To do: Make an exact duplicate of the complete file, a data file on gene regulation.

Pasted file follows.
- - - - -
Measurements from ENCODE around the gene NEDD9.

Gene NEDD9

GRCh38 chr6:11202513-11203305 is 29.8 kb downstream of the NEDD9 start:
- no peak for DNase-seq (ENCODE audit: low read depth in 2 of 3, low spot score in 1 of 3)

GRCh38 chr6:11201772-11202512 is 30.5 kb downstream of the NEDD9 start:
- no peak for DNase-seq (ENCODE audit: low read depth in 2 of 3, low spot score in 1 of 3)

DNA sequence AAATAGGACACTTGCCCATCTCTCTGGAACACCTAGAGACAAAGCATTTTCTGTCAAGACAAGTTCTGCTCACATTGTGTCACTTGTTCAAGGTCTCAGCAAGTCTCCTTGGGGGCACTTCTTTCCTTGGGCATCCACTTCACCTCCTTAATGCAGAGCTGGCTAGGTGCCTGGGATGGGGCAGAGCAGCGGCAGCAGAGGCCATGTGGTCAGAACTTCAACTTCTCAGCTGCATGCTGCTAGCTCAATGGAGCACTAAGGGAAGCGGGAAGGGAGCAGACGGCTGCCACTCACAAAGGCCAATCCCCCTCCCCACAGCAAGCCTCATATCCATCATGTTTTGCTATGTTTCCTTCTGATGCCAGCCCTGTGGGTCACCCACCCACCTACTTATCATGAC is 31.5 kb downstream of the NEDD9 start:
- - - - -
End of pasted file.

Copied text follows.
Measurements from ENCODE around the gene NEDD9.

Gene NEDD9

GRCh38 chr6:11202513-11203305 is 29.8 kb downstream of the NEDD9 start:
- no peak for DNase-seq (ENCODE audit: low read depth in 2 of 3, low spot score in 1 of 3)

GRCh38 chr6:11201772-11202512 is 30.5 kb downstream of the NEDD9 start:
- no peak for DNase-seq (ENCODE audit: low read depth in 2 of 3, low spot score in 1 of 3)

DNA sequence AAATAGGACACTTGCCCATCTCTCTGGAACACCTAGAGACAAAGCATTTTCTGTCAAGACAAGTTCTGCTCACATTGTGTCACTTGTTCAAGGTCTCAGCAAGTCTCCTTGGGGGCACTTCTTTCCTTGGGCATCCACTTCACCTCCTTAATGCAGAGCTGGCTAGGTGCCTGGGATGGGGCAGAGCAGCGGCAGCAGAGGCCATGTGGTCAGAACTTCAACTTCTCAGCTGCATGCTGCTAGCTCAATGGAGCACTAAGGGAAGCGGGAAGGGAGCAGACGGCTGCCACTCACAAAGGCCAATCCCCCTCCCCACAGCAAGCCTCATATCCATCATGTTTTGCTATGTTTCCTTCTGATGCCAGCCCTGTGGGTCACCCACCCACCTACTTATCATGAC is 31.5 kb downstream of the NEDD9 start: